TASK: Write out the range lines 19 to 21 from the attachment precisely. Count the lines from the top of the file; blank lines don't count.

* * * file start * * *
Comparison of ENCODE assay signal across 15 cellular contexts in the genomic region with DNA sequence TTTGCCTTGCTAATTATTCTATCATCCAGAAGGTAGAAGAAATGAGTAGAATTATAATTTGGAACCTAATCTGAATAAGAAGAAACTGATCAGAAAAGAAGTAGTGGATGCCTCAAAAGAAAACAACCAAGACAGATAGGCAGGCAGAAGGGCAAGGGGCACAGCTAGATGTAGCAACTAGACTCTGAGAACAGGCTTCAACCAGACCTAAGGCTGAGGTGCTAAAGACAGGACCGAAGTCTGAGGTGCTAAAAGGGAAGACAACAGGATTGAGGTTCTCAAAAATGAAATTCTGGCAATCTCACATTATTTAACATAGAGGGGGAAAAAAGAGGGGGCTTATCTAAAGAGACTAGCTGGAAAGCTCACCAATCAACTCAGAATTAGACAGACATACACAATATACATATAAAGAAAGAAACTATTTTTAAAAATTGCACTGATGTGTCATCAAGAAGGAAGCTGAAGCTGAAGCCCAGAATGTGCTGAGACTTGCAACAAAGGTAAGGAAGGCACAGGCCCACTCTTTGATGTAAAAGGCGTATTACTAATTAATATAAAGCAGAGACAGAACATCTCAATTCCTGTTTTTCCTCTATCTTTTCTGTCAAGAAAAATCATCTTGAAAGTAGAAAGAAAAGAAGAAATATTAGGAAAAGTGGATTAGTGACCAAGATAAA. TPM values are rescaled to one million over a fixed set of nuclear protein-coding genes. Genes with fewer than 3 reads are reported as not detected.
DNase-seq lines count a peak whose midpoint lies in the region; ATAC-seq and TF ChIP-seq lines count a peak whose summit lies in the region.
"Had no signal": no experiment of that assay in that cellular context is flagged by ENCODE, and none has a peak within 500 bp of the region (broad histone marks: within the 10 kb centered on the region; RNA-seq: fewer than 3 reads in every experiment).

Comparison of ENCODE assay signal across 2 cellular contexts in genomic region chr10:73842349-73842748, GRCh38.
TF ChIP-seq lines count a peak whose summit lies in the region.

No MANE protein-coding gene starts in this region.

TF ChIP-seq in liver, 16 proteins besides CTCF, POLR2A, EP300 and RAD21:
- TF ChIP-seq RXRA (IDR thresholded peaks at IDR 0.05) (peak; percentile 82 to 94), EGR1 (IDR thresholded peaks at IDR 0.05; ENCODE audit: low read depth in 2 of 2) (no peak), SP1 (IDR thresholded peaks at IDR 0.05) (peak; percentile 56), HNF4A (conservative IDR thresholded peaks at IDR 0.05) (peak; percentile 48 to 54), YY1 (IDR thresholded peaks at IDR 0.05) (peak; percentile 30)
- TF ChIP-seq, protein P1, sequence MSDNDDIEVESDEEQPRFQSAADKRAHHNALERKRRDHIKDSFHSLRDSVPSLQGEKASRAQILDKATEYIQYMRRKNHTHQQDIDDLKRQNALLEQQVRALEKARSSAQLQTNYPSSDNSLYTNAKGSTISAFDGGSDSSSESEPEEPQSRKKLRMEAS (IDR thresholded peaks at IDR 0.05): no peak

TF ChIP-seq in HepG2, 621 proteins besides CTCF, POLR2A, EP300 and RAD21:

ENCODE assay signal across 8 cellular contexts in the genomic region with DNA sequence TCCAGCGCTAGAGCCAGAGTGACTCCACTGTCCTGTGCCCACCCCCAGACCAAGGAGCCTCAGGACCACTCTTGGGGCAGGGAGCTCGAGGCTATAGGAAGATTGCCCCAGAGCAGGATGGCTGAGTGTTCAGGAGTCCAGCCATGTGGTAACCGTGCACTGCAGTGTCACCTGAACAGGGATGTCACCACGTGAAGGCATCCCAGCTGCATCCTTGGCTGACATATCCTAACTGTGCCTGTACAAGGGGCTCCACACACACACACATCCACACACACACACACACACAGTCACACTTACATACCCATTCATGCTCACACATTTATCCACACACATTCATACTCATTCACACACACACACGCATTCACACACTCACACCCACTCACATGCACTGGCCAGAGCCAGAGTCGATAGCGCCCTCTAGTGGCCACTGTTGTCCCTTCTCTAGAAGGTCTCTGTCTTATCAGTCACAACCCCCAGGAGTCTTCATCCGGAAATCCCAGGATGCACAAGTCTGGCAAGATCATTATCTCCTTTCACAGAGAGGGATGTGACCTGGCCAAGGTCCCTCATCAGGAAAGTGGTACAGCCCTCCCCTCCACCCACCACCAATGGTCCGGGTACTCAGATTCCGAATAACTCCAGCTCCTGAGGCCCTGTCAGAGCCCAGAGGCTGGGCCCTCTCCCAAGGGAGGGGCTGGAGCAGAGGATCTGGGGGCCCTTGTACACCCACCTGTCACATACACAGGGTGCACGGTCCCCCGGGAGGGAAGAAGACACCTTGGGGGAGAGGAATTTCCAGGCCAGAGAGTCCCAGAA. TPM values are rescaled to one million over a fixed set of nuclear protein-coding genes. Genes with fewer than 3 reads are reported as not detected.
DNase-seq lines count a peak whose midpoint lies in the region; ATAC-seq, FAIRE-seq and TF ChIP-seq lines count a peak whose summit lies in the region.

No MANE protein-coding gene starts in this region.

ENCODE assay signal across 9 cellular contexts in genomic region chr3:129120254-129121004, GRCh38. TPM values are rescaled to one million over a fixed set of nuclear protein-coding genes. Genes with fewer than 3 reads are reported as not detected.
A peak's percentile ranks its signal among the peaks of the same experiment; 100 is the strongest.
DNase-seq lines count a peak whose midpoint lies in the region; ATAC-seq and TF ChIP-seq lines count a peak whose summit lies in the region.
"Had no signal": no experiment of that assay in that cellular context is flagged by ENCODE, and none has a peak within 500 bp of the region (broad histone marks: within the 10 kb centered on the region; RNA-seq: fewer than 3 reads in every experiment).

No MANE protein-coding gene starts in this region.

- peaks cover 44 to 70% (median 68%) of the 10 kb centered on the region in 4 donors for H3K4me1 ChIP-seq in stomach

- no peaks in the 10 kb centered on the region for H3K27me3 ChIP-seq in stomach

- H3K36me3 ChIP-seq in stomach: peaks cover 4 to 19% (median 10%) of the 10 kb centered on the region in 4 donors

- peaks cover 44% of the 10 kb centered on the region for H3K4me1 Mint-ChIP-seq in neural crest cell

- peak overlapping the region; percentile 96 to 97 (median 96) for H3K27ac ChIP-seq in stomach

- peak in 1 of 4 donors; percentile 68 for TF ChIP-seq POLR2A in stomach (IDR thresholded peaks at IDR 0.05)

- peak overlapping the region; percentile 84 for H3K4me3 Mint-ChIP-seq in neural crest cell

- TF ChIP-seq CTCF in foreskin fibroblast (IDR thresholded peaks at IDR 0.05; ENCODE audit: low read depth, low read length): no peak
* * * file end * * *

- peaks cover 44 to 70% (median 68%) of the 10 kb centered on the region in 4 donors for H3K4me1 ChIP-seq in stomach

- no peaks in the 10 kb centered on the region for H3K27me3 ChIP-seq in stomach

- H3K36me3 ChIP-seq in stomach: peaks cover 4 to 19% (median 10%) of the 10 kb centered on the region in 4 donors